The above methodology helped to clarify factors contributing to the dissatisfaction with services by the CHU staff. Patients reached the CHU for registration through referrals from (i) community volunteers (70%), (ii) other healthcare professionals or hospitals within the city (25%) or (iii) as direct appointments by patients and families (5%). A sample survey of registration process showed that no formal criteria for registration to homecare facility were in place; and 20% of patients did not require home visits to address their needs. The only cause for exit from the homecare register was death of the person. The improvement of health that required transitioning out from CHU to outpatient follow-up was not adequately featured into the processes.
Of the 400 registered patients, 37.5% was seen at home monthly, 10% fortnightly and 2.5% weekly. Approximately 50% of patients were followed up through telephone and seen ad hoc, as per individual needs. Once registered, the home visits and their frequency were decided ad hoc by the CHU team members, based on perceived intensity of care needs, access, distance and duration of travel. There was no specific tool in operation for triaging.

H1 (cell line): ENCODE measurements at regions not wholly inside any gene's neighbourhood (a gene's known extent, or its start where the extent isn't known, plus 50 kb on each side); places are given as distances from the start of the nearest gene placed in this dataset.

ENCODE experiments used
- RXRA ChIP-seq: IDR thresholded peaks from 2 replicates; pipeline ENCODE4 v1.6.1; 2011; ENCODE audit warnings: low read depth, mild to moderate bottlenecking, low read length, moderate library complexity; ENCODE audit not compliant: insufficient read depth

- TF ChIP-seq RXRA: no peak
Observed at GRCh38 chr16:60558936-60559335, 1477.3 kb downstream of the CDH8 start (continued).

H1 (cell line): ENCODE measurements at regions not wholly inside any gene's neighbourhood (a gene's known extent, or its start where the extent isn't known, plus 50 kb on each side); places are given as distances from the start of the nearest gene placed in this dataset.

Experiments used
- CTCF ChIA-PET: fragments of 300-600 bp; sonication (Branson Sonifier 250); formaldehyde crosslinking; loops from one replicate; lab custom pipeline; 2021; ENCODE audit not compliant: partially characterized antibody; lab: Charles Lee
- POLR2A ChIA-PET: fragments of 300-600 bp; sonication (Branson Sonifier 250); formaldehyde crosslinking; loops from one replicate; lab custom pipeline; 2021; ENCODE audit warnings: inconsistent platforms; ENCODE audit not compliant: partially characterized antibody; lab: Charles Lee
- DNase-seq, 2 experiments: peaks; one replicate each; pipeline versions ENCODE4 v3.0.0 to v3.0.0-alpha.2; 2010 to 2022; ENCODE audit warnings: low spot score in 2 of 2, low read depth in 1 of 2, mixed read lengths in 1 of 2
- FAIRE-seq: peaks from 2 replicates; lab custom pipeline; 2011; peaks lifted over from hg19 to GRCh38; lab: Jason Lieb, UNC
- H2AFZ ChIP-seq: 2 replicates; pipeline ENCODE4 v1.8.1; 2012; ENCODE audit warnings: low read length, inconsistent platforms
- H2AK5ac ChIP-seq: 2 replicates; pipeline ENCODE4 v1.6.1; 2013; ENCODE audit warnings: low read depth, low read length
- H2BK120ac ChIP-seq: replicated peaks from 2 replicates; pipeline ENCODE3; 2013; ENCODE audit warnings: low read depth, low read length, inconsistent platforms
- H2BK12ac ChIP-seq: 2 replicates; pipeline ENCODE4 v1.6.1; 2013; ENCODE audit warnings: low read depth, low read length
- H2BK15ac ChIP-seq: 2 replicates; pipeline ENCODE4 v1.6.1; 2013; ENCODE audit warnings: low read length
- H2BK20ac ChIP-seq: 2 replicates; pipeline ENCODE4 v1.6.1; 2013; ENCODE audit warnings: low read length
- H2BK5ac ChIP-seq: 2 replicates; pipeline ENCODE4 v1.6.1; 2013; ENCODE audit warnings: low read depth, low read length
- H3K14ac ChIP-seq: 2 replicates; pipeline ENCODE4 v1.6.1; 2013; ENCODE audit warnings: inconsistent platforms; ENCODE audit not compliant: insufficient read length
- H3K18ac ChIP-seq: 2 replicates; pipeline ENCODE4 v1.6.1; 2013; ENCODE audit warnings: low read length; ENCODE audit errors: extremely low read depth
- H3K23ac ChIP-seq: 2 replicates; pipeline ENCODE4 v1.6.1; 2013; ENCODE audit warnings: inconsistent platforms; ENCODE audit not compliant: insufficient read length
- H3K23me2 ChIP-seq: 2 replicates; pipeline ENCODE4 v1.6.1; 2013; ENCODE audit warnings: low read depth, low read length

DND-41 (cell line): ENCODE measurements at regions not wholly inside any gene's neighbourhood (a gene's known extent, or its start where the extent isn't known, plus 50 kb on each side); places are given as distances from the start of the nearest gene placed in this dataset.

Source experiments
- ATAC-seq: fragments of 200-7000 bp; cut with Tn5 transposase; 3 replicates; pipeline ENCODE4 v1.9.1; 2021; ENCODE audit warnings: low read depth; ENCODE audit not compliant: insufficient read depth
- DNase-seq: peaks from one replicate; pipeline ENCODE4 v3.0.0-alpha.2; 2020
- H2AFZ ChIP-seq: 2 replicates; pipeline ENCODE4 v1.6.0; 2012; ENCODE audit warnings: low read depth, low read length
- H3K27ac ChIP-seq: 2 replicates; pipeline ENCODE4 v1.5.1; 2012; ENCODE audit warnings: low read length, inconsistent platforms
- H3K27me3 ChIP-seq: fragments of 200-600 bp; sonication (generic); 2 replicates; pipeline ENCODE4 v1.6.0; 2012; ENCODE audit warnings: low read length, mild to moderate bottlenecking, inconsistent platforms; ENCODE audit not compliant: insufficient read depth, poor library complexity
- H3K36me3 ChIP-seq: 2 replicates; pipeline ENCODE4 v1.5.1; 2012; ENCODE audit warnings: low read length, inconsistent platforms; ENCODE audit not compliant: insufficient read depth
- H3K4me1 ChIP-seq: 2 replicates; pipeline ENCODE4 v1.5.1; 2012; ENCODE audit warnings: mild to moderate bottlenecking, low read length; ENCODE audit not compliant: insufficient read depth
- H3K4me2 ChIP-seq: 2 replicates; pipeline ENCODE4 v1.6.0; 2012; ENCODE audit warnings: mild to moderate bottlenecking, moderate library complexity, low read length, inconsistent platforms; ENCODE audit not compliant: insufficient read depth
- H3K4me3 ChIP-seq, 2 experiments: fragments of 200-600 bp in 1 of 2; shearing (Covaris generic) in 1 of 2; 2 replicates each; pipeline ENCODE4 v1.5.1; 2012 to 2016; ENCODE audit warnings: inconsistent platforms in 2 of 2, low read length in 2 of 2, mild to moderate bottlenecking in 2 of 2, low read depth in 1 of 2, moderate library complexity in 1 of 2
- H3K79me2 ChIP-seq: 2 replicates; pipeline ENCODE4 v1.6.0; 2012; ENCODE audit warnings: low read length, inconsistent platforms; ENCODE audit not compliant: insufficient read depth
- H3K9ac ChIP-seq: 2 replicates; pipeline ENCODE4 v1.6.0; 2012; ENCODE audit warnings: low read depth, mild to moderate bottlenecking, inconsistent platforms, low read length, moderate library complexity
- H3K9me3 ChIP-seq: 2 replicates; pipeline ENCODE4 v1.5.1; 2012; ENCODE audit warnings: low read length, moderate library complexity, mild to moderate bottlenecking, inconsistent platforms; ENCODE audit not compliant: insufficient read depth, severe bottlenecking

The process improvement outcomes were accordingly selected; (i) improving the accuracy of the triage process from 33% to 66% while, (iii) maintaining appropriateness of registration process at the baseline level of 80%. We wanted to achieve the satisfaction for CHU, without compromising the number of patients seen in the homecare, as each patients, thus maintaining a balance between the quality of the care and quantity of the patients seen. Hence, we introduced the balancing metric, to ensure that the CHU should see at least 6 patients/day.
Although 6–7 patients were scheduled each day, the CHU ended up seeing 50% more patients (9–11 home visits) on an average. The extra visits were due to requests that came directly to CHU while on the road; (i) from new patients or (ii) visit requests from registered patients and (iii) requests from high profile members of the community.
The cause-effect diagram (fishbone tool) surfaced the 22 contributors that affected the team’s ability to match their time, competence and resources, with the intensity of care needs for patients and family seen during the day [Figure 1].
Phase 2 analysis and results